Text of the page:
Rescue in Northern Thailand Brought Out The Best In People

The Thai Navy Seals confirmed that all 12 boys and their coach have now been rescued from Tham Luan Cave in Chiang Rai, Thailand after being trapped for 17 days. Thai Navy Seal Samarn Gunan gave his life in the rescue effort after swimming through miles of dark water to deliver oxygen tanks to the trapped boys and coach.

All the boys are safe, and their coach, Ekapol Chantawong, kept them calm and alive during their ordeal. The coach, who had lived as a Buddhist monk for a decade, led the boys in traditional meditation to keep them calm. Coach Ekapol reportedly refused any of the food that was available while they were in the cave, instead giving it all to the boys. The coach is now rescued as well and resting comfortably, and no major health problems have been seen in the coach or the boys, whose team is known as the “Wild Boars.”

The boys were eventually found about 2.5 miles into the cave, and divers had to navigate narrow passages to reach them. In some areas, the passage was too narrow to even allow rescuers to wear their SCUBA tanks.

The untold story is the heartwarming coming-together of ordinary people from all walks of life, from near and far, to help the trapped boys as well as to offer assistance, support, food and water to those involved in the rescue. We put aside our differences, our nationalities and our religions for a time, everyone dedicated to a common goal.

Informal reports in Thai language social media tell of people coming from hundreds of miles, from the distant southern border of the country, and from all of Southeast Asia to lend a hand – ordinary folks setting up cooking stations to make sure everyone there offering their help has plenty to eat. A local pizza restaurant understood that the Westerners probably would not be accustomed to the unusual cuisine of northern Thailand, and they sent pizzas. Folks from the Shan State in Myanmar sent food and assistance. All were welcome, Buddhists, Muslims and Christians alike.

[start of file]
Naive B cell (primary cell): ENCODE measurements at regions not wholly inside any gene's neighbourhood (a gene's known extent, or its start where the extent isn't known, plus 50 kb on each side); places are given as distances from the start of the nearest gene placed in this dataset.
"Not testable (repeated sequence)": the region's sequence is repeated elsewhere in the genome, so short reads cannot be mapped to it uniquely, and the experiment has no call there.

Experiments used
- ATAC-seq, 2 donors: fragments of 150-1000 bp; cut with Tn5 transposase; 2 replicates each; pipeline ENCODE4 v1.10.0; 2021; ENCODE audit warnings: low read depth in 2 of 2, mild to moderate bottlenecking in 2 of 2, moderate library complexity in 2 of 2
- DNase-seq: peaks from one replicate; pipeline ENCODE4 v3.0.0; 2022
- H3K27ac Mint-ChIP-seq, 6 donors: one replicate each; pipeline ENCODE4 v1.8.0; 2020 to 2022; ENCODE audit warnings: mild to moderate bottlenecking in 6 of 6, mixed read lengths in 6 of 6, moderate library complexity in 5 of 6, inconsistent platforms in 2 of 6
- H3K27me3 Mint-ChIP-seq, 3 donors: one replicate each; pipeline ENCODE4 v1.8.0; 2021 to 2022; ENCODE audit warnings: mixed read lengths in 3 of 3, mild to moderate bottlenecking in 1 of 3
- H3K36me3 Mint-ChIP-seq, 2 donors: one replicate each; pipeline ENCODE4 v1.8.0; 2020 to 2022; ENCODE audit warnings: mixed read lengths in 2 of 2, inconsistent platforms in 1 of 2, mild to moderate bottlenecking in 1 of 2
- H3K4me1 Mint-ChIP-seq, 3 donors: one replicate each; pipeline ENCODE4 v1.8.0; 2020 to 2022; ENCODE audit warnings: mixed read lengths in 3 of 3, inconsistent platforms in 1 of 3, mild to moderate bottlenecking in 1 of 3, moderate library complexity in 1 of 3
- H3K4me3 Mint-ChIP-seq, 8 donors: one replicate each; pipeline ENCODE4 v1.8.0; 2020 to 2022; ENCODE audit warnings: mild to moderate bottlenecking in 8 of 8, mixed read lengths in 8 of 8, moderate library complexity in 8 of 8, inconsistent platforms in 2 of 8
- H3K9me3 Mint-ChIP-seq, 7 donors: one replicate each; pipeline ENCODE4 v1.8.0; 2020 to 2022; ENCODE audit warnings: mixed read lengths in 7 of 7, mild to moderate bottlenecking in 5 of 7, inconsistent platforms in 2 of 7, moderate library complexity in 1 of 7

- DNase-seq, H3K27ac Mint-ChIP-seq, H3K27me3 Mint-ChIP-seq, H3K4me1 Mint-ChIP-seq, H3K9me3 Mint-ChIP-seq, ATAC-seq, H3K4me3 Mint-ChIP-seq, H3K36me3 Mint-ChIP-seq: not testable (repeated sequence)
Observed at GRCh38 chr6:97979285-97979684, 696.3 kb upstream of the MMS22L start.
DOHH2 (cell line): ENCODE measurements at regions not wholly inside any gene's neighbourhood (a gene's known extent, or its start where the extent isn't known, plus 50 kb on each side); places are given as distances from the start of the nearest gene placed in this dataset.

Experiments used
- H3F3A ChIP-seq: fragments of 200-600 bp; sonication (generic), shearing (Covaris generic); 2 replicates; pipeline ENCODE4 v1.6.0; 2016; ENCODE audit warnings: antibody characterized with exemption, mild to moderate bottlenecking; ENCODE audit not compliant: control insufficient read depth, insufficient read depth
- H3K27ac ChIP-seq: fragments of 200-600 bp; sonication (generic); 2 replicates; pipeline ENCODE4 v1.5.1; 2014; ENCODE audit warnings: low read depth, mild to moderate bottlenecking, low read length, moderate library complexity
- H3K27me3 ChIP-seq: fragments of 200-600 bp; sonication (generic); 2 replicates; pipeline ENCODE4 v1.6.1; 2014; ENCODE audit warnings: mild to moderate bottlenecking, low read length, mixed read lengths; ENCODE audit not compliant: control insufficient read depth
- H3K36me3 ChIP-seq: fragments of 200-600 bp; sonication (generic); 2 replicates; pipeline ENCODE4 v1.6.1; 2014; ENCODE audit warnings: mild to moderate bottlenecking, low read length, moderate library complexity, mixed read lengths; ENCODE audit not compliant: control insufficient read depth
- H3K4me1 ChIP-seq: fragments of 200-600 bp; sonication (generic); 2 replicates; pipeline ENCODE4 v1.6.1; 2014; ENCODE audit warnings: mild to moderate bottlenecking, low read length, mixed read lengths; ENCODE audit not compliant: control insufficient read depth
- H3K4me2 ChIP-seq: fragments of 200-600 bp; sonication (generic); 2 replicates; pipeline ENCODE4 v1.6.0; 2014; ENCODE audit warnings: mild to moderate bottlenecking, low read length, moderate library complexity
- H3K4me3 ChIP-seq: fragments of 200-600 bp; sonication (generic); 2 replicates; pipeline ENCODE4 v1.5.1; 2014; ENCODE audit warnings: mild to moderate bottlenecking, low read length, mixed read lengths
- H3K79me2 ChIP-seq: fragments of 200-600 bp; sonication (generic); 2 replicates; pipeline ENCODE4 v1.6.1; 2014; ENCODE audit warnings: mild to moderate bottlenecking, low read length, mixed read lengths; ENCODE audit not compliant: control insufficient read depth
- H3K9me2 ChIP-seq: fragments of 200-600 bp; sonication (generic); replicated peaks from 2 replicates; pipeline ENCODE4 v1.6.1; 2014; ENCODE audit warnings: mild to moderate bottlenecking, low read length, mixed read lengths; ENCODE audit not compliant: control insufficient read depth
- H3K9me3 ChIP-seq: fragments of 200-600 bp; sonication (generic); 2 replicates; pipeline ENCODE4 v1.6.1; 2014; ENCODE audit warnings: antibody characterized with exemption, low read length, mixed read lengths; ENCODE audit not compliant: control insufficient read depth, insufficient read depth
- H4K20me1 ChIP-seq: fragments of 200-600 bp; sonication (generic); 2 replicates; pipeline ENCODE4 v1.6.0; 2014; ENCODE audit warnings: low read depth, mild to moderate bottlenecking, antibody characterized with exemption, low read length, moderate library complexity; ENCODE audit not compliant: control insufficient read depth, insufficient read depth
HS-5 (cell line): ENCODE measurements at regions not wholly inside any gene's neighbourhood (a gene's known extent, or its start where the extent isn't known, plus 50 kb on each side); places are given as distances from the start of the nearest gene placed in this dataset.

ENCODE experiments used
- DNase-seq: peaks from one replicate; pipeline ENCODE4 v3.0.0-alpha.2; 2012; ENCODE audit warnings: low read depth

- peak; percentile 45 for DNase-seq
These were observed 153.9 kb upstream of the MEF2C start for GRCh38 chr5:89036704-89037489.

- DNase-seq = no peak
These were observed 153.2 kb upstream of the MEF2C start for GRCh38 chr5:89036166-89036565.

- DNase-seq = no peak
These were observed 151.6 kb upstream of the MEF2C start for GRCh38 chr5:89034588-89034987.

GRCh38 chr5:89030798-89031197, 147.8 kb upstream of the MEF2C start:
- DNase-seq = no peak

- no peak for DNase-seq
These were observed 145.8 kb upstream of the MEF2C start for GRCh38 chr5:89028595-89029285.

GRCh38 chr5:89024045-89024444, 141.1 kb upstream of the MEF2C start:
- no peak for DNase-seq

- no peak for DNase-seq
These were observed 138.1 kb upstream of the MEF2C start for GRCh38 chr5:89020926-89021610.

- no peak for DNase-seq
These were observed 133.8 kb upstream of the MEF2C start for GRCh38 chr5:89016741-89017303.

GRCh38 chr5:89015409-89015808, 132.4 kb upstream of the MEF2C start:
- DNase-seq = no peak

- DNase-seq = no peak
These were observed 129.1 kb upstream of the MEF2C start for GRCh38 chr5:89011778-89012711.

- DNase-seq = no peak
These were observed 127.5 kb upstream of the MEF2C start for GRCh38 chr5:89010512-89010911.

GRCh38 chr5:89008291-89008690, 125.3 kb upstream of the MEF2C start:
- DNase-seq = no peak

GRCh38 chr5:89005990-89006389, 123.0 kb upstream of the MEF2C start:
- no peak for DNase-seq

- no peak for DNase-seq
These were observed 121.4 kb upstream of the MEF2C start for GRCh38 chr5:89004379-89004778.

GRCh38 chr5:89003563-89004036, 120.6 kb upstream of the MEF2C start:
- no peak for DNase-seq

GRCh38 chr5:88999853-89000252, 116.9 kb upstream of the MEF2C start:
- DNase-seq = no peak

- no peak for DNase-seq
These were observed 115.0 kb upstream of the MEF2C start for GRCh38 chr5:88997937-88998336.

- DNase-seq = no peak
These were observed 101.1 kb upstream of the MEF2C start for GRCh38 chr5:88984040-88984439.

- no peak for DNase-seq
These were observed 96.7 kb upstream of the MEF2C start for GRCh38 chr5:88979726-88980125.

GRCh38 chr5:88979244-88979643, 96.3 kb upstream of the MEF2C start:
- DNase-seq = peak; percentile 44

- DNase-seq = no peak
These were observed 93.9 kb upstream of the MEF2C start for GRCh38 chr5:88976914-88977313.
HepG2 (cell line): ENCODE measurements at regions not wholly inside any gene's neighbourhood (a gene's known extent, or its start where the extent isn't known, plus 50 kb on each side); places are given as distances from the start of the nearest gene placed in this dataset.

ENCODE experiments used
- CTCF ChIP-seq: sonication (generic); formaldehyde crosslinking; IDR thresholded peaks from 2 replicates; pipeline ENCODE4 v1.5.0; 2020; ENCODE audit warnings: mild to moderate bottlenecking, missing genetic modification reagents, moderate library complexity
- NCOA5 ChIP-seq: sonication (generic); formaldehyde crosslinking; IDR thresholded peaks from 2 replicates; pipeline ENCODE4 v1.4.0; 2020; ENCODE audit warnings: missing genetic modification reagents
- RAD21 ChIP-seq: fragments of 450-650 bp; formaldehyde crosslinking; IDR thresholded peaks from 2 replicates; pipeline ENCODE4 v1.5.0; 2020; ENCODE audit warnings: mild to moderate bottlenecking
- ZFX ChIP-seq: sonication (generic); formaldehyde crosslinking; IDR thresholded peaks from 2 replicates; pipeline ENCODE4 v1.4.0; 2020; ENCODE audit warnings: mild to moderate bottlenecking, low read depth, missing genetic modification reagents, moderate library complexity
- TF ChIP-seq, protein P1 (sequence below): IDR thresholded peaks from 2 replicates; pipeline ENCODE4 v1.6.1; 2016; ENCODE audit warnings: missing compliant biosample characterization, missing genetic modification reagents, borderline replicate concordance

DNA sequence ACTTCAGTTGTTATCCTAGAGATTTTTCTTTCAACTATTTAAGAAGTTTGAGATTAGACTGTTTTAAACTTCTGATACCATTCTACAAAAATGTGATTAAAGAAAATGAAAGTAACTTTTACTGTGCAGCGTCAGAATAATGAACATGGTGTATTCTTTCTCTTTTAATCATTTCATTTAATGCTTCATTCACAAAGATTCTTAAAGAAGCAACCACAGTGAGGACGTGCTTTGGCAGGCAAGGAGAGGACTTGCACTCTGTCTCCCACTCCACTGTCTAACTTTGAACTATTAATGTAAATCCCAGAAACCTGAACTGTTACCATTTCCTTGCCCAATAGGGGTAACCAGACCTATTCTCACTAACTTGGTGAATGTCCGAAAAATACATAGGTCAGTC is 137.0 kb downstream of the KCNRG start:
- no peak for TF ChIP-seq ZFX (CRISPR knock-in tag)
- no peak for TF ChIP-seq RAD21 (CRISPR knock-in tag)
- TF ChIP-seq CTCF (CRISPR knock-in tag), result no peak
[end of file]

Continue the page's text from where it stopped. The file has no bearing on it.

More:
Nearby farmers volunteered their land, allowing the excess water being pumped out of the cave to flow onto their farmland.

People from all over the world joined in, from sending food, moral support, and best wishes, to big-ticket items like Elon Musk’s mini-submarine, which he named “Wild Boar” after the children’s soccer team.

In an interesting twist of serendipity, Thai rock star Toon Bodyslam, who earlier carried out an epic 55-day charity run to raise money for hospitals, helped to fund one of the very hospitals in Chiang Rai where the young boys are now being cared for. Toon’s real name is Artiwara Kongmalai – and his first name means “Wild Boar” in Sanskrit.

As a special treat, the boys have been invited by Manchester United via a Facebook post to visit them in Old Trafford in the coming season.

The world owes a debt of thanks to all the people who joined in the rescue effort, for helping bring the boys to safety – and for showing us that yes, it is possible for people to come together to accomplish something great.

 

 

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